At 11:08 AM 11/20/2004, Noel J. Bergman wrote:
>William A. Rowe, Jr. wrote:
>> The only result (if proved true) is the complete loss of faith
>> in any form of electronic voting by the general public for at
>> least the next 20 years.
>You're kidding, right?  Is there anyone here who has faith in unauditable

Let's make certain you read me right.  I said "General Public".  The
ones who have microwaves, clock radios, electronic ovens, VCR's that
still blink 12:00 since sometime in the 80's.  And a PC that crashes
at least once a week.

If it works, they trust it, when it breaks, they don't.  They will
never understand the concepts behind the audits inside the computer.
They can clearly understand the idea of an 'audit tape' being signed,
and what happens if those are 'switched'.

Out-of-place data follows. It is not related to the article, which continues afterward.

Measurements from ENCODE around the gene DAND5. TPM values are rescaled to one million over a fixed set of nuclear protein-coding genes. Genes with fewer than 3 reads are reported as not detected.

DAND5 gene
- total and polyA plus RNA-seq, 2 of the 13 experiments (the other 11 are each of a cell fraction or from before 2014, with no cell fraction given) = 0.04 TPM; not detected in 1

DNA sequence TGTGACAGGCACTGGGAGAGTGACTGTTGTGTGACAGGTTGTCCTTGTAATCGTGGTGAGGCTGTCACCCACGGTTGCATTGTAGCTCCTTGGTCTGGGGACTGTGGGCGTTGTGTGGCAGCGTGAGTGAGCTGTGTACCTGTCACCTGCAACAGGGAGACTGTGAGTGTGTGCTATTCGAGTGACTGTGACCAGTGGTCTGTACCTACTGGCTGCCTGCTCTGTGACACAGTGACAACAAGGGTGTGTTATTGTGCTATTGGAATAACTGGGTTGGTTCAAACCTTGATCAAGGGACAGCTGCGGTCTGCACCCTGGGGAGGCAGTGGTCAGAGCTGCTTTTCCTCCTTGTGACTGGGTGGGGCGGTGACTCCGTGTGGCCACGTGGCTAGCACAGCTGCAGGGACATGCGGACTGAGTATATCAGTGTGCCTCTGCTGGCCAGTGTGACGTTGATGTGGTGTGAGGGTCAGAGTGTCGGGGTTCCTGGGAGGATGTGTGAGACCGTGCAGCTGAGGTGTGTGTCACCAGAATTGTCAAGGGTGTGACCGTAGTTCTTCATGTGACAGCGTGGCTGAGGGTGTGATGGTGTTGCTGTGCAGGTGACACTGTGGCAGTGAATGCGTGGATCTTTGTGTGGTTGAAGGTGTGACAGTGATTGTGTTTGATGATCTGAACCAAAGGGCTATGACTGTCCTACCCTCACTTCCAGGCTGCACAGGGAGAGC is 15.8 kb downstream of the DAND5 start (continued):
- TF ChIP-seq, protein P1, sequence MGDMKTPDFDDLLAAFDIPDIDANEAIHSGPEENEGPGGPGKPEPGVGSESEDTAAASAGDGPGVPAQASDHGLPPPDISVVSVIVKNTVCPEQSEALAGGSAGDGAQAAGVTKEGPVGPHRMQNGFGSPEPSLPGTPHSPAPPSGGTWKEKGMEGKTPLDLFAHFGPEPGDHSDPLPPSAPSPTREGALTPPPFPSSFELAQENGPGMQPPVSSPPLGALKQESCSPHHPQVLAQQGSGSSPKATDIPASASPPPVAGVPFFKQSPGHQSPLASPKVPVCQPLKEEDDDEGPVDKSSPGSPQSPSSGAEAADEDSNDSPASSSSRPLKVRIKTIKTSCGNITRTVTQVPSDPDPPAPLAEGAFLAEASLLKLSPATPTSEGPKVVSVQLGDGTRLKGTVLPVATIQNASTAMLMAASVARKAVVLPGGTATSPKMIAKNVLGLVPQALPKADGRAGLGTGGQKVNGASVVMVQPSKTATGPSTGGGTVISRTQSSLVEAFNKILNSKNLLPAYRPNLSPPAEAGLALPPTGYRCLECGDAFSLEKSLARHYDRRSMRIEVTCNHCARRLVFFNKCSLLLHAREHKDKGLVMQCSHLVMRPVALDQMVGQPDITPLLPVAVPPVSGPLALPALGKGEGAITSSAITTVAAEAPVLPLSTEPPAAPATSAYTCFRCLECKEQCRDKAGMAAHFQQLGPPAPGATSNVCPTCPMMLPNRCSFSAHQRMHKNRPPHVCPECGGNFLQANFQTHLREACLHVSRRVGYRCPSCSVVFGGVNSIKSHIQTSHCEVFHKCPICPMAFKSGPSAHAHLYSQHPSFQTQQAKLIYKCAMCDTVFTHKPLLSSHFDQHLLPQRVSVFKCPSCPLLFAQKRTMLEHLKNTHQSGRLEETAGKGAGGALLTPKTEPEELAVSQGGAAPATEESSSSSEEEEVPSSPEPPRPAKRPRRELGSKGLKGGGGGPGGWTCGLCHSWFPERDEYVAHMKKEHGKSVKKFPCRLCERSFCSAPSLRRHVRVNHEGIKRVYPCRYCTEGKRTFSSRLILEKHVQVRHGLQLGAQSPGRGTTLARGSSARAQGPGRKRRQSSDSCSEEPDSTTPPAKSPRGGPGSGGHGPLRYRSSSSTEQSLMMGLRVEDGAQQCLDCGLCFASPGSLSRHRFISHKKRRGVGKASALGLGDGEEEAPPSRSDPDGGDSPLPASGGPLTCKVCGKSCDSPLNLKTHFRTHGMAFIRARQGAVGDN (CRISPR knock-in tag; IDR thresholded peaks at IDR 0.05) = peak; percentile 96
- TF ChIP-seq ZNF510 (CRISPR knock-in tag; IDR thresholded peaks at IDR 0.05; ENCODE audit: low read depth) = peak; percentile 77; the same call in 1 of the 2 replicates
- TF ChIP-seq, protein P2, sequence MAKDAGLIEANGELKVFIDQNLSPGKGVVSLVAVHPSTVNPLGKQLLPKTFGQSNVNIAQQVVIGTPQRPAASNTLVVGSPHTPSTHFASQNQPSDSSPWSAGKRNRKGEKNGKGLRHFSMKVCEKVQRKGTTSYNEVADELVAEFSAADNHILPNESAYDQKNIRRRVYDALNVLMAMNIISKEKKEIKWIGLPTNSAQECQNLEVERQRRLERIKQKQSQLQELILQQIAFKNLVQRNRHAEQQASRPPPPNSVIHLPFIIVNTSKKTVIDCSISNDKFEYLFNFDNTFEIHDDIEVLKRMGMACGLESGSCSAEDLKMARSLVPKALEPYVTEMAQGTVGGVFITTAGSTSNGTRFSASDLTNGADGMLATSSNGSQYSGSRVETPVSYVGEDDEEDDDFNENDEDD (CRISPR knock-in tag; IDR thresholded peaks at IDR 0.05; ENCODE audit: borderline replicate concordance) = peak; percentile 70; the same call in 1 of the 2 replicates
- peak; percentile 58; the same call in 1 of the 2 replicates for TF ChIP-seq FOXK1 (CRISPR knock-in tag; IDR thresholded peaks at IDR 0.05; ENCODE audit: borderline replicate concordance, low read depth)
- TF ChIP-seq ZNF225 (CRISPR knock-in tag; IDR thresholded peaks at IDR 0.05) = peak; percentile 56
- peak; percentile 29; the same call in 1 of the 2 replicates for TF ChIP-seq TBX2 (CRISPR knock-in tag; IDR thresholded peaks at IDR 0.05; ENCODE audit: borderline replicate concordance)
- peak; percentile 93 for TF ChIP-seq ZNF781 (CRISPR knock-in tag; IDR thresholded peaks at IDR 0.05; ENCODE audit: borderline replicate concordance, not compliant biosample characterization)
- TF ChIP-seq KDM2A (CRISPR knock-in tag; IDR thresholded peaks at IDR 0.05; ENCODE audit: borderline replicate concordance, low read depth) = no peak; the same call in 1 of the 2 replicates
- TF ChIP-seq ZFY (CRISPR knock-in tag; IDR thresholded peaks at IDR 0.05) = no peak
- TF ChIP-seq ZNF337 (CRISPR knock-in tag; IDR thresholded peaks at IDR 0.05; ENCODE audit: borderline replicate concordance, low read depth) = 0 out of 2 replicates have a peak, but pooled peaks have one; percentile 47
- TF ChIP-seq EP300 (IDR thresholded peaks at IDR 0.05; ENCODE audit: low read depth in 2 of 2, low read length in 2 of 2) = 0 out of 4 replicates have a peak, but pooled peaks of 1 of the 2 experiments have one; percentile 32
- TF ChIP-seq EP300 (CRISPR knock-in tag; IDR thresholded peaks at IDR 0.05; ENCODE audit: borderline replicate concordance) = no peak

But right now, in general, they trust the 'machine' more than people.
When that flips, they will have a very hard time regaining trust in
the 'machine' - at least people apologize and resign or are fired, 
they are replaced by people who insist they are more honest and will
restore confidence in the public trust (and have some record of service 
to back it up.)  
The machines won't proclaim they are safer.  People will, but once the
voting public knows that machines 'eat' or 'edit' their votes in such 
a way that nobody is ever aware of the changes, then they will balk.
Once confidence is destroyed, no manner of encryption/transaction
tracking/electronic audit will satisfy them.

The only fraud arises from people (programmers, vote counters, multiple
voters or 'impartial' observers), but the faith is in the machine now.
That will soon be lost.

One thing, paper receipts to the voter and to the voting precinct
counters, will be the only method to restore the faith.  Fraud will
continue, but it will be back on the humans to answer for.


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